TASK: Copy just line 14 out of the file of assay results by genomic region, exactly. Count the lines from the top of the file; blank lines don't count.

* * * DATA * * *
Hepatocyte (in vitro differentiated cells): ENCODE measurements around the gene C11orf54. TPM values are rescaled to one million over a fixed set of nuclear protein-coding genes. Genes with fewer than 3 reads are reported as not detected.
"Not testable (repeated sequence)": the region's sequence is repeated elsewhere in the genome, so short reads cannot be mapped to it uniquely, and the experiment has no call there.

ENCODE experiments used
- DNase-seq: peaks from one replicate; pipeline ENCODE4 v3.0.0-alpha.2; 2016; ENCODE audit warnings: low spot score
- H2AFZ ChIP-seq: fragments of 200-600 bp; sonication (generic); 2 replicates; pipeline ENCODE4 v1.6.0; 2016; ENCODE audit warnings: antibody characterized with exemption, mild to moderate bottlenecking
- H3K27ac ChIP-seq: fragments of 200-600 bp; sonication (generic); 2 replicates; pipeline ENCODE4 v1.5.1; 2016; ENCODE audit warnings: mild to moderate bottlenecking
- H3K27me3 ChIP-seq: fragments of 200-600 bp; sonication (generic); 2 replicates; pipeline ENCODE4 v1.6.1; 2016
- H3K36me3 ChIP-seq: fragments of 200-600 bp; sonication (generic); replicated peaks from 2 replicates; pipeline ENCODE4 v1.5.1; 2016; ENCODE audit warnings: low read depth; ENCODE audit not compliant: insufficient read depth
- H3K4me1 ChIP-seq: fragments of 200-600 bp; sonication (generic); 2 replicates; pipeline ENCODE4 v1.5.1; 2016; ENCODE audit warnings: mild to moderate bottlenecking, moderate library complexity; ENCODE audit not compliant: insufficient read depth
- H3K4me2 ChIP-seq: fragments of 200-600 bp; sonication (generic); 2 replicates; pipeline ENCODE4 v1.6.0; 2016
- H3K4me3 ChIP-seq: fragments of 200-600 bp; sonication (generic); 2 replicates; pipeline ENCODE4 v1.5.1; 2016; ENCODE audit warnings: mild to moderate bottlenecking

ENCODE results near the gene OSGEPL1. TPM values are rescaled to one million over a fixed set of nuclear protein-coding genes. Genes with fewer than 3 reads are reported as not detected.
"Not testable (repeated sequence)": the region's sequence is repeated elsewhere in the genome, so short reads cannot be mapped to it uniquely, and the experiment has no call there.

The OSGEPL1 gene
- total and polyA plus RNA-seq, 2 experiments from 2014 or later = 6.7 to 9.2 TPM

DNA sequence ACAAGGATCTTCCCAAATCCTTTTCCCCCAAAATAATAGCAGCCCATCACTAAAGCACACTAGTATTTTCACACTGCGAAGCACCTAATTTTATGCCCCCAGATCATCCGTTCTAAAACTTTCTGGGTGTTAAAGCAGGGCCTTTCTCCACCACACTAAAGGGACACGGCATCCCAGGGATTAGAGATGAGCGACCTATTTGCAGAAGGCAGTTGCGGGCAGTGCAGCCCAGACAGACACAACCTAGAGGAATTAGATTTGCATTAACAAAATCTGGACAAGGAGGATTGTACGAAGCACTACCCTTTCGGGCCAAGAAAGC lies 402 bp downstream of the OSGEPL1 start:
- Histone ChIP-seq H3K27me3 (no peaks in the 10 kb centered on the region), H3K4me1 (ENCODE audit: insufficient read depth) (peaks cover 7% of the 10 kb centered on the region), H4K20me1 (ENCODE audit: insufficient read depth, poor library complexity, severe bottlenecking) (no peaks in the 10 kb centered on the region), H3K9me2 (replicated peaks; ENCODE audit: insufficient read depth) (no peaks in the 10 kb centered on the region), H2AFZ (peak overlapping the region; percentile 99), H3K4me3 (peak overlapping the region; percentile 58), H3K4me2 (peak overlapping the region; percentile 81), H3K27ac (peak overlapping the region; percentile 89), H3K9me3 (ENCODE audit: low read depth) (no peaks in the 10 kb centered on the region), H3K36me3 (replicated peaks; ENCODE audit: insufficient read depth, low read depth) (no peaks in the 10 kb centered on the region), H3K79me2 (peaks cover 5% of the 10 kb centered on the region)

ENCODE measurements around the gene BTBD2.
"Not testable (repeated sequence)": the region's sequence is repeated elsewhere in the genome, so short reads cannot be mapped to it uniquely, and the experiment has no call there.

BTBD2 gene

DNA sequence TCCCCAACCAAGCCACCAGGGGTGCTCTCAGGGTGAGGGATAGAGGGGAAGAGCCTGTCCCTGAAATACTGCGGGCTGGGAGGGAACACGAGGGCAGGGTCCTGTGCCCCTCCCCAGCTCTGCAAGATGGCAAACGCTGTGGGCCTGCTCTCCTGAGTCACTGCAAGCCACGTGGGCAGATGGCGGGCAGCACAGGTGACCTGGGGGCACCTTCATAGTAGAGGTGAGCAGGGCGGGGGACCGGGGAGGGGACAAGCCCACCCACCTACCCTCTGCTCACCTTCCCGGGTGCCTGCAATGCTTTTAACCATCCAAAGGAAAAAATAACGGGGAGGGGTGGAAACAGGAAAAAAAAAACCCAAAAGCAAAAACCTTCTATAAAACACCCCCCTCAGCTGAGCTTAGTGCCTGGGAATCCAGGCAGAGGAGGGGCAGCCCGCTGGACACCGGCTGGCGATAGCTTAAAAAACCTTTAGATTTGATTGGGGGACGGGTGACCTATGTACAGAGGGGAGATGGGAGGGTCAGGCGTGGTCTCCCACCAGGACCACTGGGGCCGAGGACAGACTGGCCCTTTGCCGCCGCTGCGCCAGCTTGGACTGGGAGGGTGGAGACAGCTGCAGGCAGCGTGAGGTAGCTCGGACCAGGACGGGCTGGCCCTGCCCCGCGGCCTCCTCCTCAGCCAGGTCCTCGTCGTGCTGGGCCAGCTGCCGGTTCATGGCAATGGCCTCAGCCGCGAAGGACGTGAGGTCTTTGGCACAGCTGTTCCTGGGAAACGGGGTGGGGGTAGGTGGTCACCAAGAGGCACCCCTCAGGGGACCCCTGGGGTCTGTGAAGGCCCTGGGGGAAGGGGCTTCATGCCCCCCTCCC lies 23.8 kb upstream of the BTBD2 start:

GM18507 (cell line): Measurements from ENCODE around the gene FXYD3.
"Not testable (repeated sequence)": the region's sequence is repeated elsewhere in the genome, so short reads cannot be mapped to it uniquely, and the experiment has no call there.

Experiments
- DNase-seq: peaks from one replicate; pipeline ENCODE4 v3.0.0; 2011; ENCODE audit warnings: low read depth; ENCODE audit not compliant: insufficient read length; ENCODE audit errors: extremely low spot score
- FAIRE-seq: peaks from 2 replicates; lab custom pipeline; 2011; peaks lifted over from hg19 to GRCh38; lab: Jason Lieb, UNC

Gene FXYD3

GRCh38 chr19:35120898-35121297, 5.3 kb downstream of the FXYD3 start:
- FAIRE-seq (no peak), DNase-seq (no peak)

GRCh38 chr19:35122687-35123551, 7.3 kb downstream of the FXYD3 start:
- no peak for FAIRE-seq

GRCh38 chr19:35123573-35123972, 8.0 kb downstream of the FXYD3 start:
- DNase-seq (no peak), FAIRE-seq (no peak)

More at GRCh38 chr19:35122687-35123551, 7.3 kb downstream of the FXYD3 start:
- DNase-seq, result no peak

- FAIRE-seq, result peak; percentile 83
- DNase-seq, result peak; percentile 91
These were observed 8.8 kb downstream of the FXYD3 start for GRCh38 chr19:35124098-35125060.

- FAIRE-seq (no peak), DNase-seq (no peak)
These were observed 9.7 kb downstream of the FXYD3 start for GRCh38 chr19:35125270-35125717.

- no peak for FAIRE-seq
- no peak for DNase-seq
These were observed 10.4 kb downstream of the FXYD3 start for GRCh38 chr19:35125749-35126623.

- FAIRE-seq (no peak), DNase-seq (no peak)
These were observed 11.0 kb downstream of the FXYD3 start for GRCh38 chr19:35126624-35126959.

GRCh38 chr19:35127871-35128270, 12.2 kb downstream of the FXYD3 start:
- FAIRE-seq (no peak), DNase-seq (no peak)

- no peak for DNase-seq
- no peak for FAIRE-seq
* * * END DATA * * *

The OSGEPL1 gene